Whether you already have some knowledge about NNN leases or lease escalations or it’s a new topic for you, we hope you’ll learn something from our 3-part series on lease escalations! This is Part 1. Stay tuned for the rest of the series!
Let’s define a NNN lease
First, what is an NNN (Triple-Net) lease? Here in the United States, landlords are responsible for paying maintenance fees, insurance, and taxes on their properties.
To cover these expenses, many landlords set up a “net lease” and charge their commercial tenants a fee (often referred to as “additional expenses” in the lease) on top of the base rent. Additional expenses could also be called Operating Expense Recovery or Common Area Maintenance Charges (CAM). Net leases help to lower the risk of investing in a commercial real estate property. The net lease structure also allows a landlord to adjust the base rent and the additional charges separately.
Triple-net isn’t the only type of net lease. A single-net lease only includes one of the three nets in the lease, usually property taxes. Double-net leases require the tenant to pay two of the three nets—usually, property taxes and insurance premiums. Finally, the most common type of lease is the triple-net lease. The triple-net lease is usually abbreviated to “NNN lease” in writing—encompasses all three nets in one.
What Additional Expenses Do Tenants Pay for in an NNN Lease?
Additional expenses may include a certain percentage of the following expenses:
- Common area maintenance (also called CAM or common use facilities)
- Utilities (gas, electric, water, telephone, etc.)
- Landscaping (mowing, snow removal, etc.)
- Property maintenance
- Property management
- Trash service
- Property taxes
- Insurance premiums and
By no means is this list comprehensive. But this list covers the largest categories seen in leases.
In any case, the lease should specify exactly what the tenant is helping to pay for. And, the tenant should know what percentage of the total costs they’ll be responsible for. The tenant’s percentage is usually based on the pro-rata share of the building. This means the tenant only pays for their portion of the building.
What Are NNN Lease Escalations?
On most commercial leases, the annual base rent is set to increase yearly. Generally, this is shown as a percentage. This is no surprise to anyone who has rented a space, whether residential or commercial. This annual increase is important. If rents never increased, it would be impossible for landlords to keep pace with inflation. And, most NNN leases are multi-year leases.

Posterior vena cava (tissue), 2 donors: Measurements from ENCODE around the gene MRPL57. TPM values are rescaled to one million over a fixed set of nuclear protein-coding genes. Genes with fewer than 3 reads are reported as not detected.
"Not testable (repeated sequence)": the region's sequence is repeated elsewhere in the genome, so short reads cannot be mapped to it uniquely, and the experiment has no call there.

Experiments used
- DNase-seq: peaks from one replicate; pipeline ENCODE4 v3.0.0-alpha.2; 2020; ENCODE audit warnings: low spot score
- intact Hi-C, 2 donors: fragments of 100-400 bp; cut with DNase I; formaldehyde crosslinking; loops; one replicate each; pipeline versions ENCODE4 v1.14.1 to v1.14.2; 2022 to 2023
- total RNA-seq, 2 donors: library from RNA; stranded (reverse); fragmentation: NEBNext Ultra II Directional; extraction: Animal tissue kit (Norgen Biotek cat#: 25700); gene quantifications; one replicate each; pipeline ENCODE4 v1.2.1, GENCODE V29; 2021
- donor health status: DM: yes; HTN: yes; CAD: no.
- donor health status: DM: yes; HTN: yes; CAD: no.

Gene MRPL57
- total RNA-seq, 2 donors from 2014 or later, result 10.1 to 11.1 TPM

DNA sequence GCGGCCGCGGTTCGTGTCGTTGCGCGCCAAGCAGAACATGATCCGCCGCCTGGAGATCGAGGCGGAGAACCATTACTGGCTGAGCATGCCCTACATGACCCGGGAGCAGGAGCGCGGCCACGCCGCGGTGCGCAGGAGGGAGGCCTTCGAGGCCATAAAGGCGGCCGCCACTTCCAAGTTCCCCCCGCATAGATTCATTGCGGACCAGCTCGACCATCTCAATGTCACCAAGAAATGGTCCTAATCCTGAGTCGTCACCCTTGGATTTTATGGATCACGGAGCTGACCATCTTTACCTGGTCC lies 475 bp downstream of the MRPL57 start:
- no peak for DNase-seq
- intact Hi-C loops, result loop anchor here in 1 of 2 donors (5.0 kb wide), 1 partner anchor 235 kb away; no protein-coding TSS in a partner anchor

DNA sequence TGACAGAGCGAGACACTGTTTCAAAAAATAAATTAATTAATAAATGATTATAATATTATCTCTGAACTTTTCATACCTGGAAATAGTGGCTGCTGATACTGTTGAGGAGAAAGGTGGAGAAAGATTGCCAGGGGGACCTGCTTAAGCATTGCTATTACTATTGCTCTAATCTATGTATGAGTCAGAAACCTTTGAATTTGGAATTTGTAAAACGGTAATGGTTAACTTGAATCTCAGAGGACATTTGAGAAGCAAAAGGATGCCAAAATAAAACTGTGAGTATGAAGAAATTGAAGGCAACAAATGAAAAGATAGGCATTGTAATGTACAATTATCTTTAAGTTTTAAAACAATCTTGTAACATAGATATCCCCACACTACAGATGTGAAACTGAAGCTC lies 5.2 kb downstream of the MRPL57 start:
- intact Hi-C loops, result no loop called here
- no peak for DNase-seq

With a net lease, landlords can also adjust the expenses on a triple-net lease at a different rate or on a different schedule than the base rent. This ensures that commercial building owners can stay on top of property taxes, insurance premiums, maintenance, and operating costs— in addition to receiving the base rent each month.
For example, the “additional expenses” section of the lease may state that your monthly total will increase if property taxes increase during the lease term. Or, let’s say the cost of heating and cooling the building suddenly skyrockets—the landlord can share the burden of these costs among the tenants of the building.
Triple-net lease escalations are a way for landlords to control the risk of agreeing to a multi-year lease. Despite inflation, despite wear-and-tear, landlords can ensure that the building remains in good condition, year after year, while still turning a profit on their investment.
How NNN Expenses Change from Year to Year
In most cases, additional expenses will change at the beginning of each year. Often these expenses will increase, though it’s also possible for them to decrease. If you look through a commercial lease, you’ll see that additional expenses are estimated. This gives the landlord and tenants an idea of how much is owed for common area maintenance/operating expenses. The goal is for this estimate to be as accurate as possible.
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What Happens if NNN Expenses are Inaccurately Estimated?
As you can probably imagine, landlords must stay on top of NNN lease escalations. When landlords fail to keep up with increases on each tenant’s lease, it isn’t easy to recover the missed rent.
Finally, as part of a NNN lease, most leases require reconciliation that needs to be completed by a certain date. The details are generally outlined in the lease. And if the reconciliation is not completed on time, then landlords may have to forfeit any money that they would receive back. Or, just as importantly, a landlord may not be able to increase the additional rent for the following year. Additionally, if these expenses are inaccurately estimated, someone (either the landlord or the tenants) may find themselves having to come up with thousands of dollars that weren’t budgeted for.
Stay tuned for Part 2 of our series to learn more about why it’s important to have an organized system in place when dealing with NNN lease escalations.